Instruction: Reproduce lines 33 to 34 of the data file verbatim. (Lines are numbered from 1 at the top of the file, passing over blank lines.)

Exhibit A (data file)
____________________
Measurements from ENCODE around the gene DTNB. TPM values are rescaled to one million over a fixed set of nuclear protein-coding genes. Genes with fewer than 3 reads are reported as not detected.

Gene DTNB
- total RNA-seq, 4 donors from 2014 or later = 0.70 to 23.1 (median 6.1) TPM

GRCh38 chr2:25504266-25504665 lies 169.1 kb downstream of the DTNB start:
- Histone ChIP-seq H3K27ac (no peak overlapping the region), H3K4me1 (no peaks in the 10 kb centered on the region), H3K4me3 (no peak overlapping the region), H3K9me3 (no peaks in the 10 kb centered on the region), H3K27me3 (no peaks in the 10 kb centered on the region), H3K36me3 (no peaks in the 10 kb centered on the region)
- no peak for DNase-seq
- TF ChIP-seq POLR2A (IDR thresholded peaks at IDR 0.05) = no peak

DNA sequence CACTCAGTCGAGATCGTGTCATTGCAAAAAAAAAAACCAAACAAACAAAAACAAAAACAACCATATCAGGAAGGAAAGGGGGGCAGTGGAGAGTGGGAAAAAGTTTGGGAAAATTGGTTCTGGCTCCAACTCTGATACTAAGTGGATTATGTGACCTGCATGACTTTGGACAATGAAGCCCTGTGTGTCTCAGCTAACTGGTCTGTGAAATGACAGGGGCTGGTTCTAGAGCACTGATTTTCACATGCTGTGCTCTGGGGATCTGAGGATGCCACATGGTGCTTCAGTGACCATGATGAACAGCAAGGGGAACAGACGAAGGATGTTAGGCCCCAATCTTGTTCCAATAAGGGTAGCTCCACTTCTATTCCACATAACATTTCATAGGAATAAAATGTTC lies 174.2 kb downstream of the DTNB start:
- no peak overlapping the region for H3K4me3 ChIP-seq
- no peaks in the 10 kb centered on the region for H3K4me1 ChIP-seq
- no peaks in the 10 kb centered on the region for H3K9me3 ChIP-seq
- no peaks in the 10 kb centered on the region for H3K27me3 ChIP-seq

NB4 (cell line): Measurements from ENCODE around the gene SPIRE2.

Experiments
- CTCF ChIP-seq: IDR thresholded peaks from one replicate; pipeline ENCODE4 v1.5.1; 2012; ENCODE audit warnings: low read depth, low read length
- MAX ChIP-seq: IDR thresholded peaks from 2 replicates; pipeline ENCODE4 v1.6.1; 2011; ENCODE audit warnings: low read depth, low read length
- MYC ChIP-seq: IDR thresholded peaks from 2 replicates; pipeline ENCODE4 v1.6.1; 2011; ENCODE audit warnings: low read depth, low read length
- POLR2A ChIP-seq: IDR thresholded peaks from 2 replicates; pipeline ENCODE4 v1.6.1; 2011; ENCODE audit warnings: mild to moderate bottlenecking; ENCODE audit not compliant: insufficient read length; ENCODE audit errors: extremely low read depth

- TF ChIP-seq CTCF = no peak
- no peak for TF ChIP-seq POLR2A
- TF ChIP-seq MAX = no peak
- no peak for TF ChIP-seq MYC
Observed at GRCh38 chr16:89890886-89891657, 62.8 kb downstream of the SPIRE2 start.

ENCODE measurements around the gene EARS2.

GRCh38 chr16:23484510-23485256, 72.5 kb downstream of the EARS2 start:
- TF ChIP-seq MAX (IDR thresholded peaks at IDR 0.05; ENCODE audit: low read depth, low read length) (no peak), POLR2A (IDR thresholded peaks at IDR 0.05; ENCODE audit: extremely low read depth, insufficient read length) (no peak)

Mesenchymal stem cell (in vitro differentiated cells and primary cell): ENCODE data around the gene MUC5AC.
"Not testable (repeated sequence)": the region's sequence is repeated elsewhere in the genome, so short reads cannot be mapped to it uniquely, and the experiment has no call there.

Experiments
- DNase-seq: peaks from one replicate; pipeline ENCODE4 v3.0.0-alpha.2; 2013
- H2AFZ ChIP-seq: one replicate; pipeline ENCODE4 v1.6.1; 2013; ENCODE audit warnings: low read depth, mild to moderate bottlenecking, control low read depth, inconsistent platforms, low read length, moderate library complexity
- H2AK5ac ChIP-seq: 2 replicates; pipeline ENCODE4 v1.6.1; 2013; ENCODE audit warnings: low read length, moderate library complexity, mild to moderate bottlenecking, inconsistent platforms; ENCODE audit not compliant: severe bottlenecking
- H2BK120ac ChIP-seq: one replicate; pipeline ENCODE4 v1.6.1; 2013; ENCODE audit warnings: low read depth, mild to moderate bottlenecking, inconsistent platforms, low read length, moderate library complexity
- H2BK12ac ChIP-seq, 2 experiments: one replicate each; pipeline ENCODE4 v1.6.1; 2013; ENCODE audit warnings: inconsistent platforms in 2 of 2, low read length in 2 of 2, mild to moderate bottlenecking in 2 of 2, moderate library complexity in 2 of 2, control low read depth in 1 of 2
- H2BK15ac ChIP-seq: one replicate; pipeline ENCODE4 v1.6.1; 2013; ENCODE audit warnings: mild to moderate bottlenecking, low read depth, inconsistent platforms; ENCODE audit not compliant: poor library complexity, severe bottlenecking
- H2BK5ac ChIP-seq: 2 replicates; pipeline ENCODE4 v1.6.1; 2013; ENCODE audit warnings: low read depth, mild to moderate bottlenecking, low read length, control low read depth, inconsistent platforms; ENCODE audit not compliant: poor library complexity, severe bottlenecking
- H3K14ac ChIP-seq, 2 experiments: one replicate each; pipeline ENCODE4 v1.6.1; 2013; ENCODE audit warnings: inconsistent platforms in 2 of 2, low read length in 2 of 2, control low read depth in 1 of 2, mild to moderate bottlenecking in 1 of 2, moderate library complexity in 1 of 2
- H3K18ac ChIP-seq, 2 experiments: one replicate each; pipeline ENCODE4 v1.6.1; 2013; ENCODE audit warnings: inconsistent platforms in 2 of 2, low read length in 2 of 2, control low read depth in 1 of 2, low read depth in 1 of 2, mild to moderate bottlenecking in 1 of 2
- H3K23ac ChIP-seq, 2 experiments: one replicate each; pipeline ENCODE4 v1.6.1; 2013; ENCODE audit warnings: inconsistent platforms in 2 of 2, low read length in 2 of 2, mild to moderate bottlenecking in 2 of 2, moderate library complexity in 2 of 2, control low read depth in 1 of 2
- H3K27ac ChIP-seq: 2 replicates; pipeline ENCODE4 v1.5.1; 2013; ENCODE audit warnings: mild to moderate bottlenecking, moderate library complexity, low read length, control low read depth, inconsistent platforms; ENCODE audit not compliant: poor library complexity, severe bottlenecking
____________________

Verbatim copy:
- H2BK120ac ChIP-seq: one replicate; pipeline ENCODE4 v1.6.1; 2013; ENCODE audit warnings: low read depth, mild to moderate bottlenecking, inconsistent platforms, low read length, moderate library complexity
- H2BK12ac ChIP-seq, 2 experiments: one replicate each; pipeline ENCODE4 v1.6.1; 2013; ENCODE audit warnings: inconsistent platforms in 2 of 2, low read length in 2 of 2, mild to moderate bottlenecking in 2 of 2, moderate library complexity in 2 of 2, control low read depth in 1 of 2